Speed - Of course the best thing about the MRT remains to be the speed in which one can travel across the city. Despite everything else that comes along with it, you just can't beat the trains when it comes to urgently needing to get from one end of EDSA to the other.


Those are the good things - so here are the not-so-good things.


5 Things I Hate About the MRT


People Who Cut In Line - I know, the queues are never very clear, but frankly there still needs to be some sense of order at the stations. However time and time again, there will be those people who choose not to form lines but instead just sort of stand beside you as you wait for the train, even though you're clearly standing on the appropriate yellow marker on the floor. Or they try their luck getting to the escalator. Or they cut in even at the initial bag check. Really, grow up people.

People Who Hoard the Wrist Straps - True, the number of wrist straps hanging from the bars are severely limited. But it doesn't make things better when you're already holding on to the vertical bar near the door and you pull one of the wrist straps closer to you so can grip both. Worse is when you see people holding on to two of the straps even though the train is clearly crowded and people are struggling to maintain their balance.

People Who Do Not Respect Women and the Elderly - I always feel guilty as heck about sitting down when the MRT is crowded. As much as possible I try to make sure any nearby women or people quickly approaching or are already past the senior citizen mark. And yet there are those who forget about the concepts of chivalry and respect and just sit down as they please. Worse are the cases when I see younger folks rushing to the seat in order to deny a much older woman. And don't even get me started on the folks who pretend to be asleep in order to hold onto their seat.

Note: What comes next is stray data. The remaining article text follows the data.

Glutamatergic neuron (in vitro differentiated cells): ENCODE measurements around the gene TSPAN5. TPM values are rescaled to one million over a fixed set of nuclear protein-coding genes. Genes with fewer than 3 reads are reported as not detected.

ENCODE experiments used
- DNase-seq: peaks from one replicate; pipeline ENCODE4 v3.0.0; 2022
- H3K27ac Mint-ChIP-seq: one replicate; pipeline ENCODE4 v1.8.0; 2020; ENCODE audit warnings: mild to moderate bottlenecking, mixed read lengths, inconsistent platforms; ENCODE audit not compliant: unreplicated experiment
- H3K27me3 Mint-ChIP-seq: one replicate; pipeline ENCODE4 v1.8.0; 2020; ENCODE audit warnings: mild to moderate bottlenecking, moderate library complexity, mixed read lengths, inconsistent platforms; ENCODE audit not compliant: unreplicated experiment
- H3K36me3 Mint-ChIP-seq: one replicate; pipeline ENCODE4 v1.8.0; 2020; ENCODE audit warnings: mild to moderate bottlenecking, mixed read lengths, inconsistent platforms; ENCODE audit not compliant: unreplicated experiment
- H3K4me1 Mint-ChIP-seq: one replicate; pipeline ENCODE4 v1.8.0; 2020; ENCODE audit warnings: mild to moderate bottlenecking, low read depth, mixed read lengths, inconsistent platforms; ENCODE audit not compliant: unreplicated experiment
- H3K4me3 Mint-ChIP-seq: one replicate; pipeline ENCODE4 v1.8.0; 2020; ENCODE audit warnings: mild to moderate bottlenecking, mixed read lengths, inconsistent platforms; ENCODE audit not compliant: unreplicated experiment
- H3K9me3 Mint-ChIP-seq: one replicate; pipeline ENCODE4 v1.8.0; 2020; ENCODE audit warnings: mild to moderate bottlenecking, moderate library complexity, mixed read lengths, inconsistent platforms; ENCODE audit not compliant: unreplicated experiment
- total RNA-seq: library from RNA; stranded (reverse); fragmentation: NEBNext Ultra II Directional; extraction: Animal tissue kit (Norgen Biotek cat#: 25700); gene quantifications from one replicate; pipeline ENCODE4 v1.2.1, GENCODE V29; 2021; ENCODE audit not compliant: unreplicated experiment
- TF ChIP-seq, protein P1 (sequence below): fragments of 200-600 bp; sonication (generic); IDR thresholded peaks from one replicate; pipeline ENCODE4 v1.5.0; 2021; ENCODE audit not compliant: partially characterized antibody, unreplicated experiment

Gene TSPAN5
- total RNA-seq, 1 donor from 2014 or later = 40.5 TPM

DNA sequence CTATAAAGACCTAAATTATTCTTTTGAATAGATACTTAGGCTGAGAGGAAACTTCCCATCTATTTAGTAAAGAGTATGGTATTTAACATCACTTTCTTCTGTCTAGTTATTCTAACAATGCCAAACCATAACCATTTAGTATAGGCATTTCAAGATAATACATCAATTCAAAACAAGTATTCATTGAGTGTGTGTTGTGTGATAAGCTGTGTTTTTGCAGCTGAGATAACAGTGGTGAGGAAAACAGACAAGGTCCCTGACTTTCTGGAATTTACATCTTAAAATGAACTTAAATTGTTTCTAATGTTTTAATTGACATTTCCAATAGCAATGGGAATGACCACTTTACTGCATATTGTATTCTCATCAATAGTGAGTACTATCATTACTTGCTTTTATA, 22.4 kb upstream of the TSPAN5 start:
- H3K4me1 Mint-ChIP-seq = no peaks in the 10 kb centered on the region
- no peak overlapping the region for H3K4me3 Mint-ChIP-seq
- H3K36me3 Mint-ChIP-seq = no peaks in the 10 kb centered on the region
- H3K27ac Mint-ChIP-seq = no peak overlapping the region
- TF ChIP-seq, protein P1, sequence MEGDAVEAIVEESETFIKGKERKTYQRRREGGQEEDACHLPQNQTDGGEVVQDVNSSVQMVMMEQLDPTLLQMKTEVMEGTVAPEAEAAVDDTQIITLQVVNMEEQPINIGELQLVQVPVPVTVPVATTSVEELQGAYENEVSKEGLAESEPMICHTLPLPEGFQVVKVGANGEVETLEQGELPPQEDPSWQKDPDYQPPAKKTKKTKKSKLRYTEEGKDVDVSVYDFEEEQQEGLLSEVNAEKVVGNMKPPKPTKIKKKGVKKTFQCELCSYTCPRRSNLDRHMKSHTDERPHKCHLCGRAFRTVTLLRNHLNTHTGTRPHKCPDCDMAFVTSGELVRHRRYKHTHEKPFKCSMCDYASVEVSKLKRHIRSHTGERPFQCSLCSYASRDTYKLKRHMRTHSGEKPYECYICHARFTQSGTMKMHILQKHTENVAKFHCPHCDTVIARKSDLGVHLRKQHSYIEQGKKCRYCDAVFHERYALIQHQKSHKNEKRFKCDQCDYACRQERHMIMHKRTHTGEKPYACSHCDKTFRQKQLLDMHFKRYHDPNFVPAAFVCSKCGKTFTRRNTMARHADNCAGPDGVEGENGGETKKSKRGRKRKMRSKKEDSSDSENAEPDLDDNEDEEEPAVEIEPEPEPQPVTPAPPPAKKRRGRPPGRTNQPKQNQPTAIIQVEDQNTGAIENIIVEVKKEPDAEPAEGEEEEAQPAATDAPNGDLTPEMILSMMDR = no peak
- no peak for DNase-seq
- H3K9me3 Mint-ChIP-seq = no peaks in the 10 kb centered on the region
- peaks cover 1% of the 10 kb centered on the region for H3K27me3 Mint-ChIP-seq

Surfing the MRT - When I have nothing to hold onto given (1) the sheer number of people in the train and (b) my lack of height, I end up trying to master the art of MRT-surfing, which means maintaining my balance in a moving train without holding onto something. Sure, when this happens the train tends to be really packed and thus it's not that much of an issue to fall - someone is bound to act as padding. Still, the experience is terribly uncomfortable and it usually leaves me with sore legs or something.

The Sheer Volume of People - Even though I work nights, I still get my fair share of crowded trains. You can tell that the MRT operators are always concerned with maximizing the number of passengers per train rather than adhering to a set schedule and prioritizing the regularity of trips at certain time intervals. If we either increased the number of trains or even just add a fourth car to each MRT trip, I'm sure it'll make such a difference to the human traffic situation and avoid the ridiculously large build-up of people we tend to see at stations like North Avenue, Cubao and Taft.


With the good and the bad all put together, taking the MRT everyday is a decent experience but definitely more of a necessary one than one I'd get into voluntarily. Still, it beats getting tuck inn EDSA traffic in some bus or taxi cab.